It strikes me that one of the unfortunate aspects of the way we do church in the U.S. is that we group ourselves along class lines. We also typically segregate ourselves according to aesthetic taste. There was something to be said for parishes with geographical boundaries and for the principle of simply worshiping in one's parish church wherever one happened to live:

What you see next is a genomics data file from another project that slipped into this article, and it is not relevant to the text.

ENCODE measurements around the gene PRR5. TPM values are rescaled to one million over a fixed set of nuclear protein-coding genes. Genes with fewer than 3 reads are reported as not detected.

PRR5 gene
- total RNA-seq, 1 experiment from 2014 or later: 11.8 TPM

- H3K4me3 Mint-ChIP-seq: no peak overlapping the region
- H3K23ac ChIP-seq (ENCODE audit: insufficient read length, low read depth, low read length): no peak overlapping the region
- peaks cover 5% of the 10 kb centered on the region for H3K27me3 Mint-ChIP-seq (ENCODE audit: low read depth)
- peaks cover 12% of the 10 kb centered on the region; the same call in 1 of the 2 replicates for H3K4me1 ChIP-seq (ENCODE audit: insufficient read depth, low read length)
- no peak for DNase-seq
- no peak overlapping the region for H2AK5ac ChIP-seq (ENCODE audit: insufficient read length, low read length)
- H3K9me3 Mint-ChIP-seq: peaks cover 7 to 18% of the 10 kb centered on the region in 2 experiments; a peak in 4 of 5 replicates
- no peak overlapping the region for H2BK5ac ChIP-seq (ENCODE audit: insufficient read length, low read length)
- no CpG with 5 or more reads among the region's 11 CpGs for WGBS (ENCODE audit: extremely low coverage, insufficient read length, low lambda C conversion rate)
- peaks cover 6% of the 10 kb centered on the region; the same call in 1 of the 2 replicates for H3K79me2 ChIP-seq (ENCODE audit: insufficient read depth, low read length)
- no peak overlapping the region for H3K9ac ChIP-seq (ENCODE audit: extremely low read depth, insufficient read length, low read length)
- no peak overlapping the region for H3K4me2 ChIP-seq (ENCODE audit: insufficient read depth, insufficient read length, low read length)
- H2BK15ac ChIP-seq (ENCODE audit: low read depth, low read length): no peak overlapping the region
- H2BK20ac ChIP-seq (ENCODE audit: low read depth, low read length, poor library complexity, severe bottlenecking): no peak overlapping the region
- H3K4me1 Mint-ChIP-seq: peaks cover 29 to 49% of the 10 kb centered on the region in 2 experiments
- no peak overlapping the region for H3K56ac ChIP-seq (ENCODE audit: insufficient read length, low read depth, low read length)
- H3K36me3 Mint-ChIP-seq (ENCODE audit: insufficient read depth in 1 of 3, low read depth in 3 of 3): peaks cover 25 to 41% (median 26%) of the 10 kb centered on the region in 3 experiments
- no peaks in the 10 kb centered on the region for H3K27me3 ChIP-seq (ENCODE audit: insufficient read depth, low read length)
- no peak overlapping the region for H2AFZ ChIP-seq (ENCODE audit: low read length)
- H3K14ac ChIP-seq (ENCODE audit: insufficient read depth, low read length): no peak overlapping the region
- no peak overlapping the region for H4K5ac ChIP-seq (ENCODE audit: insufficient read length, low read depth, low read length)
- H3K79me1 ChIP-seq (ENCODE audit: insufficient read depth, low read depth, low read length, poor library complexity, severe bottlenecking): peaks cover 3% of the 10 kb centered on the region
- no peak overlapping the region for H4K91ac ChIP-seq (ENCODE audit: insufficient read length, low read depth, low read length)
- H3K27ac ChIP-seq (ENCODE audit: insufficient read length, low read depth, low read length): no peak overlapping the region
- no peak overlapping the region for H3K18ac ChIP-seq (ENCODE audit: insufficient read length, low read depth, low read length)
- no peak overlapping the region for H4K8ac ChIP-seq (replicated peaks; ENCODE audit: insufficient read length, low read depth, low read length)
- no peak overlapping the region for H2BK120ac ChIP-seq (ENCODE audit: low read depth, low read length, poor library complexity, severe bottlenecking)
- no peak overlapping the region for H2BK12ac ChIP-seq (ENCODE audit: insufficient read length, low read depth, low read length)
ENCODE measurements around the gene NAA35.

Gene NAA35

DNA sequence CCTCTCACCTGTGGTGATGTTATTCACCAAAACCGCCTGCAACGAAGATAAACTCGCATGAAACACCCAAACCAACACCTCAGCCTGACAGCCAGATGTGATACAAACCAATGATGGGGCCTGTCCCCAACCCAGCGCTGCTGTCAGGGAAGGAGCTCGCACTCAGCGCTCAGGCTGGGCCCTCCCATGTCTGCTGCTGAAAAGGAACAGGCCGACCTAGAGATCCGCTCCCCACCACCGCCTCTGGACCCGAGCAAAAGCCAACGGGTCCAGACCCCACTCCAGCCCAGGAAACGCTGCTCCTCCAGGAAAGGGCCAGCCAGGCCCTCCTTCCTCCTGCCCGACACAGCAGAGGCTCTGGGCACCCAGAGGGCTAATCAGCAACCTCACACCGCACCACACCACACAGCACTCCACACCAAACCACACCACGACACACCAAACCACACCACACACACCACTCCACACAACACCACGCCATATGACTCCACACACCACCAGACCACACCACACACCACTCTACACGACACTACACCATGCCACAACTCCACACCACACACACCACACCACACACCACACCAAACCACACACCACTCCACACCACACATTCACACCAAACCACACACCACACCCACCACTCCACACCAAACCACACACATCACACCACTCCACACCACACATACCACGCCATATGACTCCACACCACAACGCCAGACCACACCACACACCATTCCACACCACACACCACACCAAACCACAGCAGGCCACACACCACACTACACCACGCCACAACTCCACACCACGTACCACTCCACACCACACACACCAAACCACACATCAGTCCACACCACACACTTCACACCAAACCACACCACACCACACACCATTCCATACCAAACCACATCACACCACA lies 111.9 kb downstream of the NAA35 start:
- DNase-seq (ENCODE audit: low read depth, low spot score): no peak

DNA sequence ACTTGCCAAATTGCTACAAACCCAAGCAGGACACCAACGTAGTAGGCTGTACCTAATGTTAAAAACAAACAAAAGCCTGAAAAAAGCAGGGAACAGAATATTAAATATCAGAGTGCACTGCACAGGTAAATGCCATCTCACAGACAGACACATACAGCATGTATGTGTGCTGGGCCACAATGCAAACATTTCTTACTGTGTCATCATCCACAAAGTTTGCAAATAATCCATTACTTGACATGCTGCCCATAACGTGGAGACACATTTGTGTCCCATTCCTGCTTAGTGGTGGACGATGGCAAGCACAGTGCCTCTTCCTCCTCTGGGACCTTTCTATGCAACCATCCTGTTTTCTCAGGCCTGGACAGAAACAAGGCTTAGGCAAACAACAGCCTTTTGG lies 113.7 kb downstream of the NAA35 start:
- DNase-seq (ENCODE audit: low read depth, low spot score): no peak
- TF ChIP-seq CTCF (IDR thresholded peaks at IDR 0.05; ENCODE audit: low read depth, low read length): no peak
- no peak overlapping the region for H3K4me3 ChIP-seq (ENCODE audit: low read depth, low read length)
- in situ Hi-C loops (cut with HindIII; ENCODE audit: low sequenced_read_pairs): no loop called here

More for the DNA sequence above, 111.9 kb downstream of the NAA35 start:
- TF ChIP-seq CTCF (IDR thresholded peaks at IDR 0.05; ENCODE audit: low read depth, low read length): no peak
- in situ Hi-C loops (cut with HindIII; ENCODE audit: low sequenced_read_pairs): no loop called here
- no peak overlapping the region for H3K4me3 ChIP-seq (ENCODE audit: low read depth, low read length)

When I first became a Christian, about fourteen years ago, I thought that I could do it on my own, by retiring to my rooms and reading theology, and wouldn't go to the churches and Gospel Halls; I disliked very much their hymns which I considered to be fifth-rate poems set to sixth-rate music. But as I went on I saw the merit of it. I came up against different people of quite different outlooks and different education, and then gradually my conceit just began peeling off. I realized that the hymns (which were just sixth-rate music) were, nevertheless, being sung with devotion and benefit by an old saint in elastic-side boots in the opposite pew, and then you realize that you aren't fit to clean those boots. It gets you out of your solitary conceit.